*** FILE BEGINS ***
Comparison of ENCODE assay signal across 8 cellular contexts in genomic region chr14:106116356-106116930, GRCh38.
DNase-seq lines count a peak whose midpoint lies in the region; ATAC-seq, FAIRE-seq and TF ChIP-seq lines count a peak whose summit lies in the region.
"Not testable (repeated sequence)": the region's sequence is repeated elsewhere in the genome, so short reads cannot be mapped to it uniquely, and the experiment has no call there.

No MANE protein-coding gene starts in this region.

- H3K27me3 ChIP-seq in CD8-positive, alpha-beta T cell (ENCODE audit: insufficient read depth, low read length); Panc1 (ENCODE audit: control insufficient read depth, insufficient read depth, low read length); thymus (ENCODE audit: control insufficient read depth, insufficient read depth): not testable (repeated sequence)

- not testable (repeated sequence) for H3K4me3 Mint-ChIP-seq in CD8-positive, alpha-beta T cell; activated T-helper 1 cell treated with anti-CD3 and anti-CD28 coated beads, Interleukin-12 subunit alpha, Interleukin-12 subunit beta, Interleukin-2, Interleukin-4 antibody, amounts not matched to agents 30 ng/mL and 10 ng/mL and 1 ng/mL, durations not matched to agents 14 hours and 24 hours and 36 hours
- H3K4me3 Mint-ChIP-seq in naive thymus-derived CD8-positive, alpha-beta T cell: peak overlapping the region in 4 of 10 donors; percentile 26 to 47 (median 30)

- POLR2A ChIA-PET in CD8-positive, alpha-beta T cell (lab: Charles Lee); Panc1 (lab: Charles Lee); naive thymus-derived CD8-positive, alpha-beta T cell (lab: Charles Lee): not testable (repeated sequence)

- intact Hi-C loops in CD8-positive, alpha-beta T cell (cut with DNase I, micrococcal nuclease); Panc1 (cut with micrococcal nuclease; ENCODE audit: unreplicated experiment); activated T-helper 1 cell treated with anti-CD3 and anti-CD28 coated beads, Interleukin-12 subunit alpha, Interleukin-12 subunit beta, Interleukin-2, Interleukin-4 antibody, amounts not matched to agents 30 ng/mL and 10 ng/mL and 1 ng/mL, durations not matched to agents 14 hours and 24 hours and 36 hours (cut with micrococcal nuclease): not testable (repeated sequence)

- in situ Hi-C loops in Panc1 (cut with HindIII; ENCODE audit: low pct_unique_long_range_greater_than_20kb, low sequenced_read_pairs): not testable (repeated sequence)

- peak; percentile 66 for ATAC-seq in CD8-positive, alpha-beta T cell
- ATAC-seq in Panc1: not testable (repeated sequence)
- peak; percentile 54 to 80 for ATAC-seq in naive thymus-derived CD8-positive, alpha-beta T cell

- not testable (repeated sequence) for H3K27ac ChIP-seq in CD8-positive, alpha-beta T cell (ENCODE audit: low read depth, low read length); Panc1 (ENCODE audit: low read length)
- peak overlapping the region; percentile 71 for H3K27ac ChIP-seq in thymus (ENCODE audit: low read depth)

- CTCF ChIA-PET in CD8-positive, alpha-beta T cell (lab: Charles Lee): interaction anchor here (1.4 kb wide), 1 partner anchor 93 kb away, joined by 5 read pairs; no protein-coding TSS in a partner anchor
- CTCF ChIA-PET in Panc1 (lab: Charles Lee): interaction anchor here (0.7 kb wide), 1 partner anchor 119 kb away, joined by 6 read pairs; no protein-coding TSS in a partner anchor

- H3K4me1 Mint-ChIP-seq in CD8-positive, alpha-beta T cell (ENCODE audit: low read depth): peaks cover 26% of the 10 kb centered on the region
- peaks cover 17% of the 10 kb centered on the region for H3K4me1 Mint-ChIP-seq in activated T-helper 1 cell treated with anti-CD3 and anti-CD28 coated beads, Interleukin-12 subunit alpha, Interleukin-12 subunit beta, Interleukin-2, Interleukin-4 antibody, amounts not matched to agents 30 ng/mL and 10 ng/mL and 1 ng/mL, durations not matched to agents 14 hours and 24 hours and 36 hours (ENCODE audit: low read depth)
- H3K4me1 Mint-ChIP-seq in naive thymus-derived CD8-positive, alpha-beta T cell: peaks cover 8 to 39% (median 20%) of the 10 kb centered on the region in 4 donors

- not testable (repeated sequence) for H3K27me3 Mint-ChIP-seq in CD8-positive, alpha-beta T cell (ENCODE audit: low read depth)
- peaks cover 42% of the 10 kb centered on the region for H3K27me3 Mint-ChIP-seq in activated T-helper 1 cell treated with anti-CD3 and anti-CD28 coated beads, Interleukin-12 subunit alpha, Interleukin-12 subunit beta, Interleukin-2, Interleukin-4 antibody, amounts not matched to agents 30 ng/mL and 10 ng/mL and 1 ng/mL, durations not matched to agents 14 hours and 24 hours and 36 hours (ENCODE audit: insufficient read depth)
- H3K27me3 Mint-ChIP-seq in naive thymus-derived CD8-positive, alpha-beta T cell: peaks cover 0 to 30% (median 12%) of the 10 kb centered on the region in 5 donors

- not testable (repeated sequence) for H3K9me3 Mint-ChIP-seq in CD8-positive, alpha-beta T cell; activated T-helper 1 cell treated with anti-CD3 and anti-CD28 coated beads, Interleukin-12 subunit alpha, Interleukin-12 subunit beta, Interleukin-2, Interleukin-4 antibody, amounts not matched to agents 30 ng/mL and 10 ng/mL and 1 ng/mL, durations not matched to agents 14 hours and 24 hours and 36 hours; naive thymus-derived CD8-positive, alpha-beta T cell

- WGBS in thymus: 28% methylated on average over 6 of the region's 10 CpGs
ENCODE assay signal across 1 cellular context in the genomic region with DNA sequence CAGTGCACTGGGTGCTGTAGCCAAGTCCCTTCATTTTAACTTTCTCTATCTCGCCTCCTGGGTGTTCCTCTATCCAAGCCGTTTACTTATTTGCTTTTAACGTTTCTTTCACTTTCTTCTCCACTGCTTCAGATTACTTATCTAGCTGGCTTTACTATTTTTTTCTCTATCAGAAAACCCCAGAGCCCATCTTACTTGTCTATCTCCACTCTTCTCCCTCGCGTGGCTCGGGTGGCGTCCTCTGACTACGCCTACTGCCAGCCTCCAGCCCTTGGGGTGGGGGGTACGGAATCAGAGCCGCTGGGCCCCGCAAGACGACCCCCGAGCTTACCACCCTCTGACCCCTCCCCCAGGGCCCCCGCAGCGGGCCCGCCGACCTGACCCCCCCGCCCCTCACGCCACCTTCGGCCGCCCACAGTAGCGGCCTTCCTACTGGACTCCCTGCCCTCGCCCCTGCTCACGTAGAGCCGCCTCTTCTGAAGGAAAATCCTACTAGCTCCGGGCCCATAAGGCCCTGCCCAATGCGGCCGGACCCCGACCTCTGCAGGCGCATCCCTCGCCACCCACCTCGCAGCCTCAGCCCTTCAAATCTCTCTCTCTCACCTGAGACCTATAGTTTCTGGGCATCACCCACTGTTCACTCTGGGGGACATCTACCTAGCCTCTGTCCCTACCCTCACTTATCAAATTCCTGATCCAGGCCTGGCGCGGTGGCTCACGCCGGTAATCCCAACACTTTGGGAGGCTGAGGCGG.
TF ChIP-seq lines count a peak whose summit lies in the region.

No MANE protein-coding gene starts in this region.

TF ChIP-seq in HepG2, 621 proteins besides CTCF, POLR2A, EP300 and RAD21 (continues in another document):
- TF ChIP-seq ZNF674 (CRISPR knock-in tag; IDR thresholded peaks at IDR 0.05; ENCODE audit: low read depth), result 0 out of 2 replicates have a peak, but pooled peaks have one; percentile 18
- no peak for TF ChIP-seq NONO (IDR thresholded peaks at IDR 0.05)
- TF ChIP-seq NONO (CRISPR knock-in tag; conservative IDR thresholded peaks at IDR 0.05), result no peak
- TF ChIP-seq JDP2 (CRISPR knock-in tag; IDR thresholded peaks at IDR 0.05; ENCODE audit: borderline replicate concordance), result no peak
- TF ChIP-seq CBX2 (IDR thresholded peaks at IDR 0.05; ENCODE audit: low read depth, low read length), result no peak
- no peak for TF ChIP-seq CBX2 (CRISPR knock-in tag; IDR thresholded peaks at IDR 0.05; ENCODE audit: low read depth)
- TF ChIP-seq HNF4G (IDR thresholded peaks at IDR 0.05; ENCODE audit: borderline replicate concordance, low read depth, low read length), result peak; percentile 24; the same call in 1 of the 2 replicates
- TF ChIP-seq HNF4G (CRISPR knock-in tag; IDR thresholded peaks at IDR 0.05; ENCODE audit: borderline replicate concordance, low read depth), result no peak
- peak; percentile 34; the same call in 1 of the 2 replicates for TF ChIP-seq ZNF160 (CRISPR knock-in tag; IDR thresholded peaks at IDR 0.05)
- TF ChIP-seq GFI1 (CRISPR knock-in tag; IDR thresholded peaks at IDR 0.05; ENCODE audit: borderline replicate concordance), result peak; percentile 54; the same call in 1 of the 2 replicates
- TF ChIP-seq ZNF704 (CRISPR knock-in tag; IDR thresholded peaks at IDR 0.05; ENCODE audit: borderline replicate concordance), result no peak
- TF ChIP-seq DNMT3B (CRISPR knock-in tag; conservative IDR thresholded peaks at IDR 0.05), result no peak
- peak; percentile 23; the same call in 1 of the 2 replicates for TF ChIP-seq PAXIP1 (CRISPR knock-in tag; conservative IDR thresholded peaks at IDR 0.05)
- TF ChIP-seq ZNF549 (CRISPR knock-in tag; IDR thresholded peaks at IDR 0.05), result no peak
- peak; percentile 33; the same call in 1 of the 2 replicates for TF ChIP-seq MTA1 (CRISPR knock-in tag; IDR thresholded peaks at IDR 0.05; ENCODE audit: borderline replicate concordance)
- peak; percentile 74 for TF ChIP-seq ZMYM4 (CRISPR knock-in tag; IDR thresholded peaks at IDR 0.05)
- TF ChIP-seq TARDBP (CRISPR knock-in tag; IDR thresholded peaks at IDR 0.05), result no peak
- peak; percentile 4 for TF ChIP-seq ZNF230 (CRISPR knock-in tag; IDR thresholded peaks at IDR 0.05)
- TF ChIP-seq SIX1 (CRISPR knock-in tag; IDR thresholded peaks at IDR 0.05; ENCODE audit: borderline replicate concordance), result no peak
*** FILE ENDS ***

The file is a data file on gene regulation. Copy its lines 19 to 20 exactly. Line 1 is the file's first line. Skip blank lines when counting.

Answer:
- peaks cover 17% of the 10 kb centered on the region for H3K4me1 Mint-ChIP-seq in activated T-helper 1 cell treated with anti-CD3 and anti-CD28 coated beads, Interleukin-12 subunit alpha, Interleukin-12 subunit beta, Interleukin-2, Interleukin-4 antibody, amounts not matched to agents 30 ng/mL and 10 ng/mL and 1 ng/mL, durations not matched to agents 14 hours and 24 hours and 36 hours (ENCODE audit: low read depth)
- H3K4me1 Mint-ChIP-seq in naive thymus-derived CD8-positive, alpha-beta T cell: peaks cover 8 to 39% (median 20%) of the 10 kb centered on the region in 4 donors